Two towns in Arizona and Utah are rejecting a proposed disbandment of their shared police department as a remedy to a jury verdict that concluded they discriminated against people who weren't members of a polygamous sect.Read More »
Two polygamous towns in Arizona and Utah violated the constitutional rights of nonbelievers by denying them basic services such as police protection, building permits and water hookups, a jury said Monday.Read More »
Hundreds of voters in Colorado City made nearly identical choices when casting ballots in the November 2014 election, continuing a bizarre trend where a block of voters didn't choose any candidate in some races, but voted almost 100 percent for an individual candidate in others.Read More »
Attorney General Tom Horne says his loss in the Republican primary came about because he was targeted for defeat by the state’s largest circulation newspaper. Horne spoke about that, his accomplishments and disappointments in office, and what is next for him in a recent exit interview with the Arizona Capitol Times.Read More »
Mohave County's sheriff says he'll cast a critical eye on a polygamous community on the Arizona-Utah line.Read More »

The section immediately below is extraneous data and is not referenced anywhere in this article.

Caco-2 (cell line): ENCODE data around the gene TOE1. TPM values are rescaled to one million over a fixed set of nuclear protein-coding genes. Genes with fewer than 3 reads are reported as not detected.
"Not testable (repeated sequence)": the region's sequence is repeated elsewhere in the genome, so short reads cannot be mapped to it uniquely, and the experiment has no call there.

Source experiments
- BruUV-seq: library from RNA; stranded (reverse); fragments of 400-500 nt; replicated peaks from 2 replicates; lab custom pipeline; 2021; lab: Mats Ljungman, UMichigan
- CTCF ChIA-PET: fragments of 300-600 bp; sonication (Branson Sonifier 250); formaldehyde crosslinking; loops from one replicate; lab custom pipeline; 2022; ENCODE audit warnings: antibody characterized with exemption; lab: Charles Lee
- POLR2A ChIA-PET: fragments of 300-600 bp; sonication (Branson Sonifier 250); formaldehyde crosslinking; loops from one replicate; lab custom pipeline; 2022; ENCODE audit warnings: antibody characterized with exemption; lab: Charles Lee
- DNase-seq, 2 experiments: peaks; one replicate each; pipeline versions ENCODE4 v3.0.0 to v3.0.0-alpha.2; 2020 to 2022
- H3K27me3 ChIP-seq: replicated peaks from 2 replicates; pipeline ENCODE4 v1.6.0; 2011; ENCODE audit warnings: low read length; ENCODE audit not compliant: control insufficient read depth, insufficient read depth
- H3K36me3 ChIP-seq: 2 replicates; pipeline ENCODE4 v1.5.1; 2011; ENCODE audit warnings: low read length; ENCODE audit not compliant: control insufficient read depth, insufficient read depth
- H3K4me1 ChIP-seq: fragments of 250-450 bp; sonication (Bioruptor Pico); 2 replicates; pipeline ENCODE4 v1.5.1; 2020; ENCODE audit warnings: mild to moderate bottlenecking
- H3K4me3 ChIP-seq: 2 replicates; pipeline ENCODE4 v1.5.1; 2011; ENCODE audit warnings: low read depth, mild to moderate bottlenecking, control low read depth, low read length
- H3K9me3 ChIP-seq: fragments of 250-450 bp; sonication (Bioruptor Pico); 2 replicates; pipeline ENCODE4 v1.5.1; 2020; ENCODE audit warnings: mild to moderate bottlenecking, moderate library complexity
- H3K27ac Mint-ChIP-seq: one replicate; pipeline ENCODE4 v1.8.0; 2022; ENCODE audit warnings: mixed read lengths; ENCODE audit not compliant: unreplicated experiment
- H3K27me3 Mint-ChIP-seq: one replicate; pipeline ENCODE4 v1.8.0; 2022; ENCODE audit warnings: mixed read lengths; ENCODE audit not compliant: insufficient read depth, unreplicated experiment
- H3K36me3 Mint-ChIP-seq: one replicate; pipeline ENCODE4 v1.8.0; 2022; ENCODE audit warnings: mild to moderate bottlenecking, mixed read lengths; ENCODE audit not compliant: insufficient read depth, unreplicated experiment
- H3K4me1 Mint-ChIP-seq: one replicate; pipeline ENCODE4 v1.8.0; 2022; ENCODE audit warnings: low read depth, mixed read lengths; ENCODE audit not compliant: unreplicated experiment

After twice failing to convince lawmakers to pass a law forcing a polygamous enclave to disband its police force, Attorney General Tom Horne is now taking the request to a federal judge.Read More »
The Attorney General’s Office said it will continue funding patrols by Mohave County deputies of the polygamous enclave of Colorado City, despite Gov. Jan Brewer’s decision to line-item veto a $500,000 appropriation for those patrols.Read More »
Attorney General Tom Horne is going to ask the Legislature for money for a Mohave County Sheriff’s deputy to patrol Colorado City now that a bill inspired by corruption of the polygamist town’s police force died unceremoniously in the Senate.Read More »
The House passed a new version on March 6 of a bill stimulated by corruption in Colorado City.Read More »
A bill spawned by police corruption in a polygamist town received unanimous approval Tuesday in the House Government Committee.
And while the bill passed easily and has support of police unions, sparks flew when a Utah civil rights attorney who spoke against the measure suggested the U.S. Department of Justice and Arizona Peace Officer Standards and Training Board could address corrupt police departments.